It is a very sensitive subject this. I don't have any answers to this, although if a way could be found to limit the cultish parents from damaging a child by indoctrination, then I would be all for it. Fundies however will raise he11 before submitting to such a thing, of this I will assure you.

  
sir_toejam



Posts: 846
Joined: April 2005

(Permalink) Posted: May 25 2006,04:57   

Quote
(list) How does that grab you?


promising.  Did you check out the link provided by Registered User in my original post?

read the section on how abuse is defined; here's a relevant snip (sorry for the repetition, Renier):

 
Quote
Emotional Abuse: (also known as: verbal abuse, mental abuse, and psychological maltreatment) Includes acts or the failures to act by parents or caretakers that have caused or could cause, serious behavioral, cognitive, emotional, or mental disorders. This can include parents/caretakers using extreme and/or bizarre forms of punishment, such as confinement in a closet or dark room or being tied to a chair for long periods of time or threatening or terrorizing a child. Less severe acts, but no less damaging are belittling or rejecting treatment, using derogatory terms to describe the child, habitual scapegoating or blaming.

Neglect: The failure to provide for the child’s basic needs. Neglect can be physical, educational, or emotional. Physical neglect can include not providing adequate food or clothing, appropriate medical care, supervision, or proper weather protection (heat or coats). It may include abandonment. Educational neglect includes failure to provide appropriate schooling or special educational needs, allowing excessive truancies. Psychological neglect includes the lack of any emotional support and love, never attending to the child, spousal abuse, drug and alcohol abuse including allowing the child to participate in drug and alcohol use.



I see several aspects of the definitions of emotional abuse applying here, and the potential for using neglect as punishment.  Renier has already started on some of these.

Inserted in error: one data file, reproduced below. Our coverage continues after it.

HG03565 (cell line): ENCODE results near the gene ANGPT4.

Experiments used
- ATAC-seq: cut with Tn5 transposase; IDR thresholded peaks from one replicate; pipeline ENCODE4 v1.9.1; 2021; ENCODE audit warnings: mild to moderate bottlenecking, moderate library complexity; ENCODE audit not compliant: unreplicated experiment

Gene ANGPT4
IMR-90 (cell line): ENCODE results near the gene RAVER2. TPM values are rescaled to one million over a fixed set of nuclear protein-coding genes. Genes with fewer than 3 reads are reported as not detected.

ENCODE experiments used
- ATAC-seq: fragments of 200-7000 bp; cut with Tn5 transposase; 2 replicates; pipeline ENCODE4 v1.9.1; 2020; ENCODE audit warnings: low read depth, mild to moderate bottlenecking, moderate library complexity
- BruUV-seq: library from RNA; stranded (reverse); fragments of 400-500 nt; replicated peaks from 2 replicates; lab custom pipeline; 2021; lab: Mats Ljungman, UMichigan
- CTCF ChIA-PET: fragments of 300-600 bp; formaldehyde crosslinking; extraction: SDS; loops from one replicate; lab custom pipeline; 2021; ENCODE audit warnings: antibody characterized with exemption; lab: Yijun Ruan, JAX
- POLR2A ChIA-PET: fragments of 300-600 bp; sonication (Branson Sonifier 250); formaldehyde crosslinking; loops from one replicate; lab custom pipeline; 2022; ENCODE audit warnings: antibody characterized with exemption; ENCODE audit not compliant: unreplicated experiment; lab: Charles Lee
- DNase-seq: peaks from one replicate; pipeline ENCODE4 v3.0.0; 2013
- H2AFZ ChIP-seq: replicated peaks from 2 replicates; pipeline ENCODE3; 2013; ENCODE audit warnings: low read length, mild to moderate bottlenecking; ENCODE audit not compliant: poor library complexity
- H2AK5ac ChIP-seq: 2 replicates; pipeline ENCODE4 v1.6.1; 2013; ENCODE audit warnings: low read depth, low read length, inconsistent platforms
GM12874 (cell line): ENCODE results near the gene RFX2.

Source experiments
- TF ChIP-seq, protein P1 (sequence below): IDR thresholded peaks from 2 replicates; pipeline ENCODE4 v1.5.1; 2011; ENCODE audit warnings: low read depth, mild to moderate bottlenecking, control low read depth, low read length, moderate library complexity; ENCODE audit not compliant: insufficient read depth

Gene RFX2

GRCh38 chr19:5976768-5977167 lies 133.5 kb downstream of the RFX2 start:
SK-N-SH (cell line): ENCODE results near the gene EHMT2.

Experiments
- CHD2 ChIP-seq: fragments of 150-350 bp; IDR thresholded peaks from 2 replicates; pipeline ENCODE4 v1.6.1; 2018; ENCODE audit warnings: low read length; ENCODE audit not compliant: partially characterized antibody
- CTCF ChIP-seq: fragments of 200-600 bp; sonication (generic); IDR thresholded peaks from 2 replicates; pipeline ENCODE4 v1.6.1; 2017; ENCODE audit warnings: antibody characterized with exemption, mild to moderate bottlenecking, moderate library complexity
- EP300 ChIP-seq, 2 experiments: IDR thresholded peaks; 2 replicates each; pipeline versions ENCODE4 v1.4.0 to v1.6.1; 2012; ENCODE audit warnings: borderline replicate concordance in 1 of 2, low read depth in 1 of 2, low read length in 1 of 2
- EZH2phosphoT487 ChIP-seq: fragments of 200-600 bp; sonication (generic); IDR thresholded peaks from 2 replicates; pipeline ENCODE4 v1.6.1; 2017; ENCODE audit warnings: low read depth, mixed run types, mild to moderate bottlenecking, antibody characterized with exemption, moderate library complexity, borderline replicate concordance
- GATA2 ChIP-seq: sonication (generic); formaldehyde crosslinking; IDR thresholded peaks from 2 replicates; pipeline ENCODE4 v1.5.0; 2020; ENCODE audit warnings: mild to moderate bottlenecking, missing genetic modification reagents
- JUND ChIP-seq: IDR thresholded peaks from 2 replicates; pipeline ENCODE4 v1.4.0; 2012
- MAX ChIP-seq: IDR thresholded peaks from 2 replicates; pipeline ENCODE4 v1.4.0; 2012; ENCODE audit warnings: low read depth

compare/contrast.

I'll have more later.

  
Lou FCD



Posts: 5378
Joined: Jan. 2006

(Permalink) Posted: May 25 2006,05:06   

I see a slippery slope with the "x is ok, but 1.2x is abuse" thing.  I don't claim to know where to draw the line, but clearly a line must be drawn somewhere.

I am also an ex-fundy.  Before getting sucked in, I wanted nothing more in life than to be an astonomer and/or astrophysicist.  Once the hook was in, I withdrew from public school and paid my own way through christian high school, where most of the non-religion classes were comprised of material I learned in grade school.  I then attended Bob Jones University in SC.  At the end of the first semester, I was asked to leave Blow Job U. because I was asking too many questions and not liking the answers I got.  It was just the beginning of a long road of awakening from a drug-induced-coma-like state.

I then spent quite a few years drifting around through life, became an electrician by accident, and though I eventually tried to go back to college, I didn't finish.  Being a single dad, divorced, and working in a bar wasn't terribly conducive to getting an education.  I'm not whining, and I know it's certainly possible to do, but it's much harder than being 18 with support from home.  It's a situation I should never have been in, and indeed would not have been in, were it not for the creeps peddling this crap.

Look, I am personally 100% responsible for the choices I make and I make no bones about that.  But the fundgelical movement absolutely, positively caused harm in my case.  Though I have long since dumped most of the emotional baggage of fairy-tale bullshit, twenty years on I'm still feeling the effects and consequences of what I allowed those freaks to do to me.  And I'm still pissed about it.

Hard-core fundyism is child abuse, plain and simple, and should be stopped.

Ramen.

(After previewing this post, I see I have much more anger to deal with than I thought.  Yet, I believe my point still stands.)

--------------
Lou FCD is still in school, so we should only count him as a baby biologist. -carlsonjok -deprecated
I think I might love you. Don't tell Deadman -Wolfhound

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sir_toejam



Posts: 846
Joined: April 2005

(Permalink) Posted: May 25 2006,05:09   

thanks for tossing one back with us, Lou.  Your perspective is certainly a welcome one on this issue.

I'd comment further, but I'm out the door and will return a bit later in the day.

please feel free to continue on, all; i'll catch up.

  
PennyBright



Posts: 78
Joined: May 2006

(Permalink) Posted: May 25 2006,10:17   

Abuse and it's relationship to religiosity being a topic near to my heart, I had to finally join the forum in order to participate in this one.

   There is no question in my mind that extreme religiosity can lead to abusive behaviour, and I see no reason to think that 'educational'/indoctrination practices would be exempt.  

   I do think you will probably find that in those cases where the religious indoctrination is so extreme as to be abusive the abusive behaviour is not limited to the religious teaching aspects of the parent/child relationship.

   I think Louis' list is on the mark, though I would also add  

 4.  The opinion/worldview/practice is demonstrably harmful when adhered to.

   While I acknowledge the right of adults to choose to marytr themselves for their faith, forcing children to adhere to such practices is appalling.

Penny